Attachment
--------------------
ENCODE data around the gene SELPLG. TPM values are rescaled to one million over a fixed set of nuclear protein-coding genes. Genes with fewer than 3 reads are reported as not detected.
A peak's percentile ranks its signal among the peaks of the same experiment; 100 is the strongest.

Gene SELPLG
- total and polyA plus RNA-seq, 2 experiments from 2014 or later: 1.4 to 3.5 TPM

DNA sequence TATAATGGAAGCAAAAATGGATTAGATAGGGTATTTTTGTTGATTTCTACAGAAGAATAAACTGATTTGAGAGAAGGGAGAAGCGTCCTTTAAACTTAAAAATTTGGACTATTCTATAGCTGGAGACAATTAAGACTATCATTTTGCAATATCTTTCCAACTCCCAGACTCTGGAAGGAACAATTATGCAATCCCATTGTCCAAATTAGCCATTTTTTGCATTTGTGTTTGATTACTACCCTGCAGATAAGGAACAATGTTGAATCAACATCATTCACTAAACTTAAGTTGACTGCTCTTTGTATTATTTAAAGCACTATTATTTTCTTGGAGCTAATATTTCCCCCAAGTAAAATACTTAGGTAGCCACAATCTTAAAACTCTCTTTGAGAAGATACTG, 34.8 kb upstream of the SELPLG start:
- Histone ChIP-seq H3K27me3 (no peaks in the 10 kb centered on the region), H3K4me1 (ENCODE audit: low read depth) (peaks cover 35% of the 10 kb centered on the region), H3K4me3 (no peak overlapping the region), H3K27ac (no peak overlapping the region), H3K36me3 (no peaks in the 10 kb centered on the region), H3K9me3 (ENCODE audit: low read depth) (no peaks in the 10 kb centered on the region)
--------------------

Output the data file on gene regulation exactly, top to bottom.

ENCODE data around the gene SELPLG. TPM values are rescaled to one million over a fixed set of nuclear protein-coding genes. Genes with fewer than 3 reads are reported as not detected.
A peak's percentile ranks its signal among the peaks of the same experiment; 100 is the strongest.

Gene SELPLG
- total and polyA plus RNA-seq, 2 experiments from 2014 or later: 1.4 to 3.5 TPM

DNA sequence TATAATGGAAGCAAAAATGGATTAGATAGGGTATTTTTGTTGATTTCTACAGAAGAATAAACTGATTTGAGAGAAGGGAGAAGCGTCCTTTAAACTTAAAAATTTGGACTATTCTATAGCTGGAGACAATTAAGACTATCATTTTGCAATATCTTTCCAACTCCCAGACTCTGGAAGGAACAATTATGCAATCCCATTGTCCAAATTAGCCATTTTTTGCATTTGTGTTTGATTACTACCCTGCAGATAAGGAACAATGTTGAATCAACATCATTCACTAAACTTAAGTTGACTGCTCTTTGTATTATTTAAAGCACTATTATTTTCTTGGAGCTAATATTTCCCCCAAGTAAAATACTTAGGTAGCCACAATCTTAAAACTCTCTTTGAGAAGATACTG, 34.8 kb upstream of the SELPLG start:
- Histone ChIP-seq H3K27me3 (no peaks in the 10 kb centered on the region), H3K4me1 (ENCODE audit: low read depth) (peaks cover 35% of the 10 kb centered on the region), H3K4me3 (no peak overlapping the region), H3K27ac (no peak overlapping the region), H3K36me3 (no peaks in the 10 kb centered on the region), H3K9me3 (ENCODE audit: low read depth) (no peaks in the 10 kb centered on the region)